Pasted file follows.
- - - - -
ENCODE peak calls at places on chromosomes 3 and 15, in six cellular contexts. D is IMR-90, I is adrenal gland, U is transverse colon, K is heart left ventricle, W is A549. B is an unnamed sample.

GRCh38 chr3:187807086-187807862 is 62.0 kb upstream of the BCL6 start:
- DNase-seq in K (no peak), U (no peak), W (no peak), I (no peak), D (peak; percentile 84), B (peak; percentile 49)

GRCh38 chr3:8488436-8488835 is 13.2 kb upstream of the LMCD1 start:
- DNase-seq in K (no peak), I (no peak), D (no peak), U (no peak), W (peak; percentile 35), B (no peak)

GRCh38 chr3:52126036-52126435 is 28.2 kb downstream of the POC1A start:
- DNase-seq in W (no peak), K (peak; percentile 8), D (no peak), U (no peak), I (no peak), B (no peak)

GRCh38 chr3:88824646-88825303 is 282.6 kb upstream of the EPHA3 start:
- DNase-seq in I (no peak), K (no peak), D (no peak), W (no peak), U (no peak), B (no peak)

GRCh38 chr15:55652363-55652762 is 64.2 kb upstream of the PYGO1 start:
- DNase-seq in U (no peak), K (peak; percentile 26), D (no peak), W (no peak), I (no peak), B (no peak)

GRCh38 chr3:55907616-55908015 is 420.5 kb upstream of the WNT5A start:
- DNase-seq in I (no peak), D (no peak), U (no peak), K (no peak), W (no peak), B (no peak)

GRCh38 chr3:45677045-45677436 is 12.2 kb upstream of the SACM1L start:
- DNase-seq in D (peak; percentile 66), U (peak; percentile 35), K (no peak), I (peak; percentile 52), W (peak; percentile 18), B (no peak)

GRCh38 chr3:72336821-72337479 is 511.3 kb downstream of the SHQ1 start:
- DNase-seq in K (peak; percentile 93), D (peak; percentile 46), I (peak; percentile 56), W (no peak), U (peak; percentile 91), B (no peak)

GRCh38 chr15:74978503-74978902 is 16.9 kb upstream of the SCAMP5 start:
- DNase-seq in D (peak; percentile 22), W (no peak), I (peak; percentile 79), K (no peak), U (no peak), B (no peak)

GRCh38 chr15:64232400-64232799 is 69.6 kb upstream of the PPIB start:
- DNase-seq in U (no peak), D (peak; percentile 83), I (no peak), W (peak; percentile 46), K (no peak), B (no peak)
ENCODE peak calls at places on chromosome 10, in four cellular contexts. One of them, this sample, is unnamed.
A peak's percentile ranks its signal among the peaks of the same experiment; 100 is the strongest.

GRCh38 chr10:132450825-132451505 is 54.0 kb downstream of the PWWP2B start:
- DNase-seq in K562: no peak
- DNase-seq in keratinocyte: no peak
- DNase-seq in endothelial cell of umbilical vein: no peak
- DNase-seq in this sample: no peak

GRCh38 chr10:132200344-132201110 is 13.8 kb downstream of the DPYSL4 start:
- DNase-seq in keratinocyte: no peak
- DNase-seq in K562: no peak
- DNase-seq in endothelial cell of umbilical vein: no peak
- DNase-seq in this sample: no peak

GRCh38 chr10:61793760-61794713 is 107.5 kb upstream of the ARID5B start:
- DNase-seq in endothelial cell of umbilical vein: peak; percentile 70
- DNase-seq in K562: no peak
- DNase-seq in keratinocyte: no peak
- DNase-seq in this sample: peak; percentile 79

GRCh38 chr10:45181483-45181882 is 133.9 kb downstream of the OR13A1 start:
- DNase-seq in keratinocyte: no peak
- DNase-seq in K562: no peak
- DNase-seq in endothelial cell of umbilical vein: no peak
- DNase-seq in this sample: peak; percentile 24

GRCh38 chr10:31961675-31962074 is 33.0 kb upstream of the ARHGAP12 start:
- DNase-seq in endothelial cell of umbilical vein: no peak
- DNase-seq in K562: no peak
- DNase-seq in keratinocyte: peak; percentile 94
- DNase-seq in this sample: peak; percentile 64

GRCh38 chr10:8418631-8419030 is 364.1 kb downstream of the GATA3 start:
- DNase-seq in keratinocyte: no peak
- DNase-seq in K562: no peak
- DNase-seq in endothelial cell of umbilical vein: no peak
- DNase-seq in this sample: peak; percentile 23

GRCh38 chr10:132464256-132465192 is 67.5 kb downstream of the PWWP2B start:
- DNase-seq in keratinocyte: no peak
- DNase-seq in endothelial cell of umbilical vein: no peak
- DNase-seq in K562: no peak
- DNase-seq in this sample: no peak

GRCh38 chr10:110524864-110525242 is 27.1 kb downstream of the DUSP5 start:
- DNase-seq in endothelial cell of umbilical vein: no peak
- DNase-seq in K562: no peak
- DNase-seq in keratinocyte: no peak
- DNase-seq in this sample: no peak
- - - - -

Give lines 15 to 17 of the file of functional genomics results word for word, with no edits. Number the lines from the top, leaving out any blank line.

- DNase-seq in D (peak; percentile 66), U (peak; percentile 35), K (no peak), I (peak; percentile 52), W (peak; percentile 18), B (no peak)

GRCh38 chr3:72336821-72337479 is 511.3 kb downstream of the SHQ1 start:
- DNase-seq in K (peak; percentile 93), D (peak; percentile 46), I (peak; percentile 56), W (no peak), U (peak; percentile 91), B (no peak)